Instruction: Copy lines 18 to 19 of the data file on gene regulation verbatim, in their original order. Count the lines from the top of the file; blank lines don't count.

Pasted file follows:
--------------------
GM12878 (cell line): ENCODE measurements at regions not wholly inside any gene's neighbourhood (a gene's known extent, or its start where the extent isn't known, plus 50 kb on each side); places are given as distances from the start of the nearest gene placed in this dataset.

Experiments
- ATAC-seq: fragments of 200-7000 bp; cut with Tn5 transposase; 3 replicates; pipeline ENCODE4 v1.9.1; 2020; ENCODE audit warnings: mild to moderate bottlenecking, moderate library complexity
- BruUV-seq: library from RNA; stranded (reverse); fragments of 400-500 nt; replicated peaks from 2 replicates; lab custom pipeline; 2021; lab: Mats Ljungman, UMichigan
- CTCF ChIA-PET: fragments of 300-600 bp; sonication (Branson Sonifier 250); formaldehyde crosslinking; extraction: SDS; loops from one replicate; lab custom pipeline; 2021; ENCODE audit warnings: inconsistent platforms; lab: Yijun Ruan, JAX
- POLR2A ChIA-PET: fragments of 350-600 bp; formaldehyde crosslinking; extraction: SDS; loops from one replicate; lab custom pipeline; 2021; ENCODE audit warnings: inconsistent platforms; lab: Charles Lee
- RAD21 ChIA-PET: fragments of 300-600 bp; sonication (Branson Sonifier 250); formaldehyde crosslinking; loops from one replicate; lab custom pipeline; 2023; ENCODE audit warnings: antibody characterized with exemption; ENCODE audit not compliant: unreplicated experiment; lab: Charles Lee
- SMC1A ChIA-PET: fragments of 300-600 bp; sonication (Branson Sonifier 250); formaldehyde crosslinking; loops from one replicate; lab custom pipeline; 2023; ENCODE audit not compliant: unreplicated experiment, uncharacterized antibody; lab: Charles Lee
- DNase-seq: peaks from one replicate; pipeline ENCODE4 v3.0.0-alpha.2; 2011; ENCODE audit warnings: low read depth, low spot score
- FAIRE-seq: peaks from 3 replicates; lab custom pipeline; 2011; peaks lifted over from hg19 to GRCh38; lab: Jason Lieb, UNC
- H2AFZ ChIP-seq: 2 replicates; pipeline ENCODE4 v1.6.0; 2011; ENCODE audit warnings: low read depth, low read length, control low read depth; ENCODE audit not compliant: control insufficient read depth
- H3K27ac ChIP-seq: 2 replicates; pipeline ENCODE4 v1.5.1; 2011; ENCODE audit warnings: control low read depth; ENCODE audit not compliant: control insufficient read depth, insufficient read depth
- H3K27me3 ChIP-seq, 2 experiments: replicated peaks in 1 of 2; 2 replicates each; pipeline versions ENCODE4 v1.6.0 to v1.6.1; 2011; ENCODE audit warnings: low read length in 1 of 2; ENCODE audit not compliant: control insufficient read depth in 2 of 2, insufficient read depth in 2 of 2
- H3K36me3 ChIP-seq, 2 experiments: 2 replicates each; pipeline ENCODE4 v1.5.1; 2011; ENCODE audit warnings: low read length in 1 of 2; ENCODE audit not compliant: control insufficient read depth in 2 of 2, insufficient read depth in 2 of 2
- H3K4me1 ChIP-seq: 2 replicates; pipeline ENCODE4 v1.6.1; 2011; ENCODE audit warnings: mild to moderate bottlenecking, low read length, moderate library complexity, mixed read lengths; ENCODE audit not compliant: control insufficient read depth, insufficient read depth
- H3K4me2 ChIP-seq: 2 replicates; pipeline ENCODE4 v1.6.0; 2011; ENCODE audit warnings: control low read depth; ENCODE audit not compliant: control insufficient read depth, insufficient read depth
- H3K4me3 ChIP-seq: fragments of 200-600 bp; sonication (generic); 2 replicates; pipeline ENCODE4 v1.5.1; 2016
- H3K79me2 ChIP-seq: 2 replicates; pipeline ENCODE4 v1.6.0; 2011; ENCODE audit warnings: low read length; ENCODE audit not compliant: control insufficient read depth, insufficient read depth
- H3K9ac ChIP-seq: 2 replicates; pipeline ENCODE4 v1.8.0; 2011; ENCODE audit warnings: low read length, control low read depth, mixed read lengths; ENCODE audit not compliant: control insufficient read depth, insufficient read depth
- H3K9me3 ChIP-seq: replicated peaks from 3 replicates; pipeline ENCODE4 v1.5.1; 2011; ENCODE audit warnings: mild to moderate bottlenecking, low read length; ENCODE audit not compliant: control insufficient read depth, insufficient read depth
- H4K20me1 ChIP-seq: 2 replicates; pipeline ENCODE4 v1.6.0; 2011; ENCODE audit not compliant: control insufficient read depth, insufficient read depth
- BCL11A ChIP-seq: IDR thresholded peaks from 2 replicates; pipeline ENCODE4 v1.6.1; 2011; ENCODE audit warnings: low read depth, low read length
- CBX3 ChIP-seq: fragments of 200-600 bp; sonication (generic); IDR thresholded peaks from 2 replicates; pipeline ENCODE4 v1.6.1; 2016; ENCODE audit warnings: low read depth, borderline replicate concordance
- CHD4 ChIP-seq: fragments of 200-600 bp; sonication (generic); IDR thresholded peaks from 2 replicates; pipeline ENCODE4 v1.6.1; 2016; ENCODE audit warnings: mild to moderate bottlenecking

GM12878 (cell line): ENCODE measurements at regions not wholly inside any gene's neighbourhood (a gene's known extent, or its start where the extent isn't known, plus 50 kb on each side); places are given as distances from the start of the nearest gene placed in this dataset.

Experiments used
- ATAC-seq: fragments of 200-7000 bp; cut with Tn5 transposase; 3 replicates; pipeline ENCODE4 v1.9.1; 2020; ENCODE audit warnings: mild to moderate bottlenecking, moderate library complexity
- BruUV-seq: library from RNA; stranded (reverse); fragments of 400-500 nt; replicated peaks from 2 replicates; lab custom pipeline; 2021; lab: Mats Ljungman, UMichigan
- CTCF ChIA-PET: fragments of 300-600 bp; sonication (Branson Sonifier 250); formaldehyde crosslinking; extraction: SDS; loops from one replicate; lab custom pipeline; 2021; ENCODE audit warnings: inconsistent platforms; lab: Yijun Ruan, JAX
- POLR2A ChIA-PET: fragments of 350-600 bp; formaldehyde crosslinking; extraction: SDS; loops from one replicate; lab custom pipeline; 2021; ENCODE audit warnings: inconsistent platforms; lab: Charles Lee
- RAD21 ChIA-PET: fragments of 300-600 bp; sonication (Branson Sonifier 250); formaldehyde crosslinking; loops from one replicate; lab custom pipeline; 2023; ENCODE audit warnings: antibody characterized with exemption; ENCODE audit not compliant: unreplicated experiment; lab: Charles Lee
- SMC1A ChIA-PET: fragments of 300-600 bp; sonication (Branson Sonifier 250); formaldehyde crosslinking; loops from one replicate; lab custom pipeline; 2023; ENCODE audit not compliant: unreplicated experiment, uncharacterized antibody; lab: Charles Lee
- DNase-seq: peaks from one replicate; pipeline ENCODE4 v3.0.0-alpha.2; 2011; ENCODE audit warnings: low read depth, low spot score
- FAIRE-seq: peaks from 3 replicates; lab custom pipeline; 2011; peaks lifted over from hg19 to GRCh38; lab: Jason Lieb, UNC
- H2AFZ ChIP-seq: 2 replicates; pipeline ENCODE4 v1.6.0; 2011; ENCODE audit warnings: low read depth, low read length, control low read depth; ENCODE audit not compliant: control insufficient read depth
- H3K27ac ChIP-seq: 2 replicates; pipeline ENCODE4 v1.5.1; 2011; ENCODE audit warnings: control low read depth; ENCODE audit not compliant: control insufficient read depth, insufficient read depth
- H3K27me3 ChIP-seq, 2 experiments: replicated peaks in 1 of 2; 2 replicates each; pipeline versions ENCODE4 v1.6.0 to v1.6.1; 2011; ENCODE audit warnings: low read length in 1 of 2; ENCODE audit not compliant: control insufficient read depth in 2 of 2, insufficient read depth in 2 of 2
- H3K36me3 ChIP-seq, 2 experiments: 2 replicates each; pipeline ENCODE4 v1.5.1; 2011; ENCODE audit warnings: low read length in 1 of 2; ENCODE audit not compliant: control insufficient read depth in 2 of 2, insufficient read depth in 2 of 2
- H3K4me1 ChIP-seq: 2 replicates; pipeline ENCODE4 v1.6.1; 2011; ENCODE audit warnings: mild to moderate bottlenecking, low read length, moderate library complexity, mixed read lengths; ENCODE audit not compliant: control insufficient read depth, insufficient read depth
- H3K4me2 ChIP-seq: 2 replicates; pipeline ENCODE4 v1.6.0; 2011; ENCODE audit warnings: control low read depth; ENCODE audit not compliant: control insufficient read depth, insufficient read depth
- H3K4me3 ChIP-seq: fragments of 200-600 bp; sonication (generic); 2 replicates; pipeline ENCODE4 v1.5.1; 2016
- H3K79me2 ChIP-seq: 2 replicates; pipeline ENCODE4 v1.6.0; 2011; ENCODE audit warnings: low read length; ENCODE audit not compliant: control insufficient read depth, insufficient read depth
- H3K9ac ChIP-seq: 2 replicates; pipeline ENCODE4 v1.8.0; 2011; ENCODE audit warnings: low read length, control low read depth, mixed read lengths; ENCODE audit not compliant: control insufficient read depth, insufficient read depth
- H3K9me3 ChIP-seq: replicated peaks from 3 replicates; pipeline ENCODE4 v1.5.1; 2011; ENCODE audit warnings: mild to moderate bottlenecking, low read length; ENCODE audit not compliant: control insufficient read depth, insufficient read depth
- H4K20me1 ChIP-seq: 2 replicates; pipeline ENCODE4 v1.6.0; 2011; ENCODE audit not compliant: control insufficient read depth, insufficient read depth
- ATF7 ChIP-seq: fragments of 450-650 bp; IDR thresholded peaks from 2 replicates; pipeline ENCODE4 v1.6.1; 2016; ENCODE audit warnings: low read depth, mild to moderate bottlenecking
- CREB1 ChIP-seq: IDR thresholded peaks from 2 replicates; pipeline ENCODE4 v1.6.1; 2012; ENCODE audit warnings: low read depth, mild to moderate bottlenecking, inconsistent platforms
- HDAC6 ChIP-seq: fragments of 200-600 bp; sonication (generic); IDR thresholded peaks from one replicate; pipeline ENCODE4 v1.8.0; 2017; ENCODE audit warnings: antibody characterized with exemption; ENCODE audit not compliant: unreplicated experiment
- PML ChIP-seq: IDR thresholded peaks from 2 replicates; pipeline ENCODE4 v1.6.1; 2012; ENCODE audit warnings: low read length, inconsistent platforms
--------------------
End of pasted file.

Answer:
- H3K79me2 ChIP-seq: 2 replicates; pipeline ENCODE4 v1.6.0; 2011; ENCODE audit warnings: low read length; ENCODE audit not compliant: control insufficient read depth, insufficient read depth
- H3K9ac ChIP-seq: 2 replicates; pipeline ENCODE4 v1.8.0; 2011; ENCODE audit warnings: low read length, control low read depth, mixed read lengths; ENCODE audit not compliant: control insufficient read depth, insufficient read depth